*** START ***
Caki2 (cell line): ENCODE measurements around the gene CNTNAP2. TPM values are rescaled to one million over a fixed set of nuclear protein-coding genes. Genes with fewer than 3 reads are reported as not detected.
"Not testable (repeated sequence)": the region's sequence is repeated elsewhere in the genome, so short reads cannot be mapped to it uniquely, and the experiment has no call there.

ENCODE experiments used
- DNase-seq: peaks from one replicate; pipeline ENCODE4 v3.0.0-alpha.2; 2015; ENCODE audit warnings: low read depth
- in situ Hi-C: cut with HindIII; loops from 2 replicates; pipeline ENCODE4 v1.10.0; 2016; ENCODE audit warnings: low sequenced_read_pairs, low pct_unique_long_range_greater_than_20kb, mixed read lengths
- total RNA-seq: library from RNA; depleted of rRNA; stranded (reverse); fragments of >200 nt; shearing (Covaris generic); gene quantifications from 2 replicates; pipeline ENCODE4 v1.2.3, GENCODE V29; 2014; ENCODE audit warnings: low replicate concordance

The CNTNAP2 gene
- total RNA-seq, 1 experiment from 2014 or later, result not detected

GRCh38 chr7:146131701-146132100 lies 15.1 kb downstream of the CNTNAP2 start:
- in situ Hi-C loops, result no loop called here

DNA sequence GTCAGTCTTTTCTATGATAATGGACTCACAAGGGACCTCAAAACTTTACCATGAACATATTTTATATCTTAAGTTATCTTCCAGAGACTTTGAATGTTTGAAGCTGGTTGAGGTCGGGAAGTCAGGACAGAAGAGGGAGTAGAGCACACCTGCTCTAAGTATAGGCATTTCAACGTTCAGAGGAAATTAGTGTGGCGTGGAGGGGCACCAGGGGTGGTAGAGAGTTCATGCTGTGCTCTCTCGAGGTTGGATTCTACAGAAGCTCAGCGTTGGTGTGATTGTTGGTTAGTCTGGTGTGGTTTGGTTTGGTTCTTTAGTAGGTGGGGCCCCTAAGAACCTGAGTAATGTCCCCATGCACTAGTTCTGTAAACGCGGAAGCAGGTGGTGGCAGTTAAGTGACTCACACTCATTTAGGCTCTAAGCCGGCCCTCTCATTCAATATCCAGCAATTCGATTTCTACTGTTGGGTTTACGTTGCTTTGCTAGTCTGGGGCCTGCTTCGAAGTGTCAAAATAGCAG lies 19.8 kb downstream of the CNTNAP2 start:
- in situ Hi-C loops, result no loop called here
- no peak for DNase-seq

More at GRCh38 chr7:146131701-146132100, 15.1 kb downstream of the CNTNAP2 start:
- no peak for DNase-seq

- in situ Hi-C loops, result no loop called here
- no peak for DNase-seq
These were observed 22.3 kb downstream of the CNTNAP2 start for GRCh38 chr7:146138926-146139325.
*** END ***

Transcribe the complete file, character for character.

Caki2 (cell line): ENCODE measurements around the gene CNTNAP2. TPM values are rescaled to one million over a fixed set of nuclear protein-coding genes. Genes with fewer than 3 reads are reported as not detected.
"Not testable (repeated sequence)": the region's sequence is repeated elsewhere in the genome, so short reads cannot be mapped to it uniquely, and the experiment has no call there.

ENCODE experiments used
- DNase-seq: peaks from one replicate; pipeline ENCODE4 v3.0.0-alpha.2; 2015; ENCODE audit warnings: low read depth
- in situ Hi-C: cut with HindIII; loops from 2 replicates; pipeline ENCODE4 v1.10.0; 2016; ENCODE audit warnings: low sequenced_read_pairs, low pct_unique_long_range_greater_than_20kb, mixed read lengths
- total RNA-seq: library from RNA; depleted of rRNA; stranded (reverse); fragments of >200 nt; shearing (Covaris generic); gene quantifications from 2 replicates; pipeline ENCODE4 v1.2.3, GENCODE V29; 2014; ENCODE audit warnings: low replicate concordance

The CNTNAP2 gene
- total RNA-seq, 1 experiment from 2014 or later, result not detected

GRCh38 chr7:146131701-146132100 lies 15.1 kb downstream of the CNTNAP2 start:
- in situ Hi-C loops, result no loop called here

DNA sequence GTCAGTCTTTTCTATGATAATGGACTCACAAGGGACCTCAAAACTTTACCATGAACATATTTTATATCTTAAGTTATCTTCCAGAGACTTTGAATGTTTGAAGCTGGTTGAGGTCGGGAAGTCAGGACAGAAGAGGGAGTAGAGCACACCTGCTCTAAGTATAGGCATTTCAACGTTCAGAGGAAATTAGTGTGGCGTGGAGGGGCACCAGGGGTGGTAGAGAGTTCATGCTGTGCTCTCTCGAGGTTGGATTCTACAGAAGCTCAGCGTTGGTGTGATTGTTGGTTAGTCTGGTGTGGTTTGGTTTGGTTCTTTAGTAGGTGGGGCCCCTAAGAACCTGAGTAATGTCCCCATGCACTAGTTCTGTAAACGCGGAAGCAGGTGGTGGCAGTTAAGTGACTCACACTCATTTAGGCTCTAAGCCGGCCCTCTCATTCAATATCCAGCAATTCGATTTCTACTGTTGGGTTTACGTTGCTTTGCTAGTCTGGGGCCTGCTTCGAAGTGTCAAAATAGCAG lies 19.8 kb downstream of the CNTNAP2 start:
- in situ Hi-C loops, result no loop called here
- no peak for DNase-seq

More at GRCh38 chr7:146131701-146132100, 15.1 kb downstream of the CNTNAP2 start:
- no peak for DNase-seq

- in situ Hi-C loops, result no loop called here
- no peak for DNase-seq
These were observed 22.3 kb downstream of the CNTNAP2 start for GRCh38 chr7:146138926-146139325.